From Economics of Knowledge to the Learning Economy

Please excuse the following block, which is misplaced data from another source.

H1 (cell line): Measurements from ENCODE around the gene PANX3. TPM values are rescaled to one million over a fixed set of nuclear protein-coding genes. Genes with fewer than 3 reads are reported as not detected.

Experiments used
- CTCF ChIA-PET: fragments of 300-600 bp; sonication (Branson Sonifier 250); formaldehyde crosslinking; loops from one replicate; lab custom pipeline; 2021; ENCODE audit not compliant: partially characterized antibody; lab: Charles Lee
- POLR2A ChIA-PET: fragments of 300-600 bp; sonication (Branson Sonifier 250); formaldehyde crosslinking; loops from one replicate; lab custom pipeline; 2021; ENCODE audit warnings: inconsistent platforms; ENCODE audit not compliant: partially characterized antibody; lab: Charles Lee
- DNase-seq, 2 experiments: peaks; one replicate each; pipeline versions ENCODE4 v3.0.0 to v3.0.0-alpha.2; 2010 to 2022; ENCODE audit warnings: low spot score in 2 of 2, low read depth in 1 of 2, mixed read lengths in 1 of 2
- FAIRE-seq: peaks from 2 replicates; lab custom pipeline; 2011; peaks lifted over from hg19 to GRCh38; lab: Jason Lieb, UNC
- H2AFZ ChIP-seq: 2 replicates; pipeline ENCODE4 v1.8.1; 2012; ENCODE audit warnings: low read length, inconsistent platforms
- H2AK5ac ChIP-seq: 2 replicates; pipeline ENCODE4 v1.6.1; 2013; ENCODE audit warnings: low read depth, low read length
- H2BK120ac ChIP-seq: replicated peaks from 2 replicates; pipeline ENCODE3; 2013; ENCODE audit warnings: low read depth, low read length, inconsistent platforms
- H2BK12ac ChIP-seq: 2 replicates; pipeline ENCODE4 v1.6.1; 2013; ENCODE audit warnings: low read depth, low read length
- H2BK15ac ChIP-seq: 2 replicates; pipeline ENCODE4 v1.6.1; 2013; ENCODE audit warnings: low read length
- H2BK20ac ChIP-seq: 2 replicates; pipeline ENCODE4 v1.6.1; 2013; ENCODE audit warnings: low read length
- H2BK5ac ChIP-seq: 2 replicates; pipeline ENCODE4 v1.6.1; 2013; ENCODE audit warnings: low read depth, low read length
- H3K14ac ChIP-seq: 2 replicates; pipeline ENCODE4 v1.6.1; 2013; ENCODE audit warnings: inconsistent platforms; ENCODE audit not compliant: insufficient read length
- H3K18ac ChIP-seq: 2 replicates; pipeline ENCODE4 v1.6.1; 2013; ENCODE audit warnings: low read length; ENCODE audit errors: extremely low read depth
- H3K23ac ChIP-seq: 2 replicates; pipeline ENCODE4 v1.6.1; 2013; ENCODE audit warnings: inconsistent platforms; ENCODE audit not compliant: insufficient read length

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This chapter is about the production, diffusion and use of knowledge seen in an economic perspective. Fundamental distinctions between tacit and explicit knowledge and between knowhow, know-why, know-what and know-who are related to distinctions between public/private and local/global knowledge. It is argued that the idea of the economy as being knowledge based in its current stage is misleading and that it is more enlightening to assume that we have moved into a learning economy where interactive learning is a key to economic performance of firms, regions and nations. This is one reason why a narrow economics perspective is insufficient. The most serious weakness of standard economics is that it abstracts from the fact that agents are more or less competent and that learning processes enhancing competence are fundamental for the economic performance of organisations and regions. When it comes to understand industrial dynamics in the learning economy it is necessary to bring in other disciplines than economics in the analysis.